I was going to say that I’ve been on a weird, barely known microcar kick this week, but let’s be honest – that’s my natural state, isn’t it? It is. And that may be why I felt such a deep, visceral delight when I saw this wonderful and perhaps slightly alarming-looking little microcar, which seemed to be called a Honda Caren. A bit more research revealed that the story is a bit more complex; yes, in one sense, the car is a Honda Caren, but it’s not just a Honda Caren, it also seems to be something called a Cydes Car URI-II. It’s a three-wheeled microcar, but, as you may have noticed, the front wheel is not, as you’d usually expect, centered. There’s a reason for this, which, if you’ll just calm down a moment, I’ll explain.
The first key to this strange little car’s layout and name has to do with this, the true Honda Caren:
The Caren was one of Honda’s little 50cc mopeds – a charming little machine, friendly and practical. Like all mopeds, though, it’s just a motor and some wheels nestled in your crotch, so you’re completely at the mercy of the weather and wind and insects and birds and whatever else you may be driving through. It’s an open vehicle, not closed like a cozy car, and for many people, that’s a deal breaker. Most of us like to be indoors while we travel.
It seems there was a company that understood this desire, and somehow felt that there were enough people who simultaneously wanted moped price and performance and the enclosed quality of a car, so they took the little Honda Caren and turned it into this:
A little microcar! The company seems to have been called CydesCar, which is a play on “sidecar” which makes sense, because what they’ve really done, kind of, is added a sidecar to the Caren and then enclosed the entire thing in what is basically a little plastic shed. Here, look, this is how the wheels are arranged:
See what’s going on there? That’s why the lone front wheel is stuck way over on the right side, because the base of the Honda Caren is there on the right side, albeit highly modified and integrated into this new body. The handlebars have been moved to the center of the body, which would be to the side of the moped itself, along with the seat. The left side has the lone “sidecar” wheel, and the whole thing looks gleefully precarious.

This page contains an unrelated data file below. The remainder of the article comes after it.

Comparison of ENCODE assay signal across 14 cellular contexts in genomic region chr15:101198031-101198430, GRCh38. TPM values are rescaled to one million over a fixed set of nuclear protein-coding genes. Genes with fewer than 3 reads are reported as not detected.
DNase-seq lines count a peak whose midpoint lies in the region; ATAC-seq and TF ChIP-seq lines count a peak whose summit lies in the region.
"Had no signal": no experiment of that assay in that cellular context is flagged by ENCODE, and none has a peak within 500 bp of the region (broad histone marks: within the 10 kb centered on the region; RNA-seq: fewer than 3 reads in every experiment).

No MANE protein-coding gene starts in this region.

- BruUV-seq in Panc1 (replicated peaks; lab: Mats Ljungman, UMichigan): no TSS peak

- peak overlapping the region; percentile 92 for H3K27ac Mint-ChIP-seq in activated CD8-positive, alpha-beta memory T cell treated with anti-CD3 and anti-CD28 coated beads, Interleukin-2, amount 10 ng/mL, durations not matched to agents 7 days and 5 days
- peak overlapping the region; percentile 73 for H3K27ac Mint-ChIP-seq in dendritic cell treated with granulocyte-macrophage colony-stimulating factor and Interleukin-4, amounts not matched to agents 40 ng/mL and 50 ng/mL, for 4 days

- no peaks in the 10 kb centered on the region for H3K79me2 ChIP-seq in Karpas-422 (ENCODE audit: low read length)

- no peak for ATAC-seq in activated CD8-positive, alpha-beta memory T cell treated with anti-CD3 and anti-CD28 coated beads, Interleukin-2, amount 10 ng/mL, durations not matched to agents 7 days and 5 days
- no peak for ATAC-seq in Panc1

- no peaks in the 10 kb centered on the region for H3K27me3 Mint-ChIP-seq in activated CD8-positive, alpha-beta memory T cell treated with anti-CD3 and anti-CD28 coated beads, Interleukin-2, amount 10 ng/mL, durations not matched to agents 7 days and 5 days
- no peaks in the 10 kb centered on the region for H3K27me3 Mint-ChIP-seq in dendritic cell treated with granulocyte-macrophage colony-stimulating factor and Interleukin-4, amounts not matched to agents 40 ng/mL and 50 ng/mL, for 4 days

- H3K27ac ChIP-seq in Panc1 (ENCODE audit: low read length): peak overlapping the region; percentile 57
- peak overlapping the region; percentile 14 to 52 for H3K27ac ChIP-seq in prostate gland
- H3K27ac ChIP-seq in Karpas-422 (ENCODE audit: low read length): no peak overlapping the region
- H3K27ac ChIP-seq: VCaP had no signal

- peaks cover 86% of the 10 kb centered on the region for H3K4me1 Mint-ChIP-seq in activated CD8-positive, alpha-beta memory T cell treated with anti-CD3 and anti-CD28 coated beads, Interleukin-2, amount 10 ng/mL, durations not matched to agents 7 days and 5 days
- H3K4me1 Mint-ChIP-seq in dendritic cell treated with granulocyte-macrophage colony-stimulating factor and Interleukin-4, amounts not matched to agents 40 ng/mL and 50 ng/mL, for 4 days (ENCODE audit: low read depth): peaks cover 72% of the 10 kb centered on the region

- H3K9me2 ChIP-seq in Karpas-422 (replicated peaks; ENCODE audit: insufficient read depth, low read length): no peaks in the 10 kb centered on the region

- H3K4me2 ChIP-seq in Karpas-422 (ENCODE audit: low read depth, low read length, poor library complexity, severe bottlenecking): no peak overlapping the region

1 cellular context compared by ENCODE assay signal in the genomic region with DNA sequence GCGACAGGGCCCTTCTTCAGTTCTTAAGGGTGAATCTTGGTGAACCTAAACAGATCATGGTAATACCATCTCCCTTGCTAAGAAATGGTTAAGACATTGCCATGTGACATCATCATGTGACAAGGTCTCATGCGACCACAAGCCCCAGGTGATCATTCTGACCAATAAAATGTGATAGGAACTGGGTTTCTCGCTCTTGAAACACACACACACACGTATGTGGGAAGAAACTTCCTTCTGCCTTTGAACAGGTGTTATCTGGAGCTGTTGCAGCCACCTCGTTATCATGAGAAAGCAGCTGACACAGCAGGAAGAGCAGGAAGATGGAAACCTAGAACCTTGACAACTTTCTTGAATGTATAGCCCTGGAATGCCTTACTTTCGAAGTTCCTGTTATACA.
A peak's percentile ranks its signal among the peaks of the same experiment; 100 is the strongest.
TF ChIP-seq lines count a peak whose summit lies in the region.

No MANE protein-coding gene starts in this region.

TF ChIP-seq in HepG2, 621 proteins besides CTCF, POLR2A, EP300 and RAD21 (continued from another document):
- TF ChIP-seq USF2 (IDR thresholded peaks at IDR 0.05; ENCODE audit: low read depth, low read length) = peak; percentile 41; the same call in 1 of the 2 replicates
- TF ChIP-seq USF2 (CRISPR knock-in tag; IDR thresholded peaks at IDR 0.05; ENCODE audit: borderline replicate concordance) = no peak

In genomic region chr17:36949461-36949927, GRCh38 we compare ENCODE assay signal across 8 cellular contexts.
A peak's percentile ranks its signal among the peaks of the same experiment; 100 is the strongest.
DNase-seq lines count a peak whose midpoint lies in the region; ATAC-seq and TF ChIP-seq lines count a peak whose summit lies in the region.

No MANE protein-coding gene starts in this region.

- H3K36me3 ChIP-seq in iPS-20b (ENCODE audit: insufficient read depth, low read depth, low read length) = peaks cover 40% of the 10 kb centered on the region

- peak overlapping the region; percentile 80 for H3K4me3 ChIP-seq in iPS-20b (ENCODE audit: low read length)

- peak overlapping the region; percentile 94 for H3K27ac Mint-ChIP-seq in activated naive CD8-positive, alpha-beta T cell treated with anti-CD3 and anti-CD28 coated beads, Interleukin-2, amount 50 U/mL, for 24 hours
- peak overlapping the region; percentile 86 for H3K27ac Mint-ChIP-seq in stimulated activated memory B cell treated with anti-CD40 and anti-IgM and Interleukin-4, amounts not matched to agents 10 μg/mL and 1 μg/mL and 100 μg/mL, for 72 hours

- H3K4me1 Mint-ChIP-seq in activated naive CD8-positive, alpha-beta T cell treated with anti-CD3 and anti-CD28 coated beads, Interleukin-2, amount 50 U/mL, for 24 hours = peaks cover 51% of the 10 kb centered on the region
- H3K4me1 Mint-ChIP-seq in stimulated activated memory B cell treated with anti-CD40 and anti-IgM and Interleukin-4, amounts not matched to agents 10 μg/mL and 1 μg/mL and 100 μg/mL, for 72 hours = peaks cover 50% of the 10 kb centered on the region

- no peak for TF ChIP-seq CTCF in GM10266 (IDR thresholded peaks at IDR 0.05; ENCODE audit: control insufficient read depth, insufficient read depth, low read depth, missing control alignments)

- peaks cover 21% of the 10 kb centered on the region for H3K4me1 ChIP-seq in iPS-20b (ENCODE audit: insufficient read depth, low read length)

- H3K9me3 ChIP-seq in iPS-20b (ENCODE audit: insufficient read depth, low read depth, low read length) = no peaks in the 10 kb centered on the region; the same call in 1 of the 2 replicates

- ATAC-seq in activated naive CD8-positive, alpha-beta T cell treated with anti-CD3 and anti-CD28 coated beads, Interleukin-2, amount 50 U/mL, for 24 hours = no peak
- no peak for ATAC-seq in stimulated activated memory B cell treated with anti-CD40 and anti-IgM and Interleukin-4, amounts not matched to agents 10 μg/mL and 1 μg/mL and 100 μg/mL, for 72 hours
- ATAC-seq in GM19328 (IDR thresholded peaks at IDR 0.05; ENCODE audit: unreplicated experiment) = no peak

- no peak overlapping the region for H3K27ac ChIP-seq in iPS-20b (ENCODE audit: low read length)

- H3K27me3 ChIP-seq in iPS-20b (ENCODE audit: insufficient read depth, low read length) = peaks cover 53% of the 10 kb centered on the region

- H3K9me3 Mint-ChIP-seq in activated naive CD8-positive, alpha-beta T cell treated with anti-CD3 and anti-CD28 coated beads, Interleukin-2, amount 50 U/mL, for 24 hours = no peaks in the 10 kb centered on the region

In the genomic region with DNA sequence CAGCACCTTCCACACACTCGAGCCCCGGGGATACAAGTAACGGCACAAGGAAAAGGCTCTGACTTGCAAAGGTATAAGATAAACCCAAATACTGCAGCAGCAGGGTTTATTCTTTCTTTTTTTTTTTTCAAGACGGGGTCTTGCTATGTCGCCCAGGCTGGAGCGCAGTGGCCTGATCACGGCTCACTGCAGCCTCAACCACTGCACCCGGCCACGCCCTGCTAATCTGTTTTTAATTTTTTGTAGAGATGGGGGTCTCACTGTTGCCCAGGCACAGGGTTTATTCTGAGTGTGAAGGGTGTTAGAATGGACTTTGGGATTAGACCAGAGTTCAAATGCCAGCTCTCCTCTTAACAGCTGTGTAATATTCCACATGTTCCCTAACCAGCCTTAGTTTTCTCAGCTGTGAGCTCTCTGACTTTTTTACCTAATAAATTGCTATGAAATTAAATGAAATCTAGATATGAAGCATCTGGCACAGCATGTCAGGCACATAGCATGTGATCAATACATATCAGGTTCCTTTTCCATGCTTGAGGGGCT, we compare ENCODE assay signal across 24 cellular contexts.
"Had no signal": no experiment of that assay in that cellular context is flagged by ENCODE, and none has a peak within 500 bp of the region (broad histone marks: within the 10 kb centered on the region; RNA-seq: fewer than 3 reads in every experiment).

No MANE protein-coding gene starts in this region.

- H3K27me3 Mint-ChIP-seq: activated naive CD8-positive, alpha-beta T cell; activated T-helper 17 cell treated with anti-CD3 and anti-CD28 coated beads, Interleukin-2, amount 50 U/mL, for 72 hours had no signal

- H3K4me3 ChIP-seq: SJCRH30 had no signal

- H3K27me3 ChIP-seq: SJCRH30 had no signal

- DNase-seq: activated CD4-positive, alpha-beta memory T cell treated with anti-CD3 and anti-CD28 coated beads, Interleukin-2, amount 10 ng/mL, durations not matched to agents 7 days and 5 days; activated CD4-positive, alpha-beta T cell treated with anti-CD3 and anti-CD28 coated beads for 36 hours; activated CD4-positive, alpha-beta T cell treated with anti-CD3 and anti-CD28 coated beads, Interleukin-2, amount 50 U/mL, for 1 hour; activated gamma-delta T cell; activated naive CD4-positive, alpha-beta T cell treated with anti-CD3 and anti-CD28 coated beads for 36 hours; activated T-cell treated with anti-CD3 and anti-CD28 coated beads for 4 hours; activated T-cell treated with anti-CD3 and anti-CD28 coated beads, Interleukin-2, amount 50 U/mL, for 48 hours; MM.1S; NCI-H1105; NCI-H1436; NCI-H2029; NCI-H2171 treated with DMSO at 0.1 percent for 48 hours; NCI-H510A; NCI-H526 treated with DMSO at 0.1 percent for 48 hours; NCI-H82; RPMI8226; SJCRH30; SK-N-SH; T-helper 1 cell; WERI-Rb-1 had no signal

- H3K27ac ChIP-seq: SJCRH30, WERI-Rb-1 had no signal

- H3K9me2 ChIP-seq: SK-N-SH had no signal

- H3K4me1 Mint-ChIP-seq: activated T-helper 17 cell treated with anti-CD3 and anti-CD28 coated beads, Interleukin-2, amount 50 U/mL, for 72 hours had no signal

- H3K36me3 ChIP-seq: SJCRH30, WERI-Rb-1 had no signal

In fact, on the green one up there with the huge speakers in the back (from Bruce Weiner’s former microcar collection) even has a little caster wheel, possibly a shopping cart wheel, on the left side, I guess to help keep it from tipping over? This thing had to feel all kinds of unsettling in turns.
Interestingly, this wasn’t the first time this sort of layout had been tried; in the early 1900s, some cheap “cyclecars” used a similar sidecar-style arrangement, like the infamous Scott Scociable:
Oh, one more thing about that brochure; I ran it through a translation app, and got some really funny and puzzling results for part of it:
Is that really what that says? “It has the appearance of a girl and a slightly chubby guy?” Is that how you sell microcars, by analogizing them to a pleasingly plump androgyne? Maybe!
The Caren, when converted to a microcar, seems to have been called the URI-II, and boasted some novel features, like a reverse gear of some kind, a little luggage rack, and a turning circle of under one meter!
The brochure here also shows it with the roof removed; I wonder if this was something you could actually do, or if they were just showing it this way to show the interior, which even had some luggage space available.
This is a very clever little thing, about as absolutely minimal a “car” as you could have. In many ways, this feels like a 1990 version of my Changli or similar absolutely minimal automotive solution. Basing the drivetrain on a popular moped like a Honda one is really clever. I can’t decide if this should be considered an add-on to the Honda Caren, or something entirely new, because so much of the original moped gets modified to make this work.
Either way, I’m pretty impressed. It’s not clear at all how many of these were actually made, but there are some pictures of these floating around the web, including that shot of one in the bed of a kei-class truck, just to give a sense of how tiny these things are.
I’d kind of like to try to drive one of these; the asymmetrical wheel layout has to be entertaining, at the very least, right? I mean, until you tip it over.
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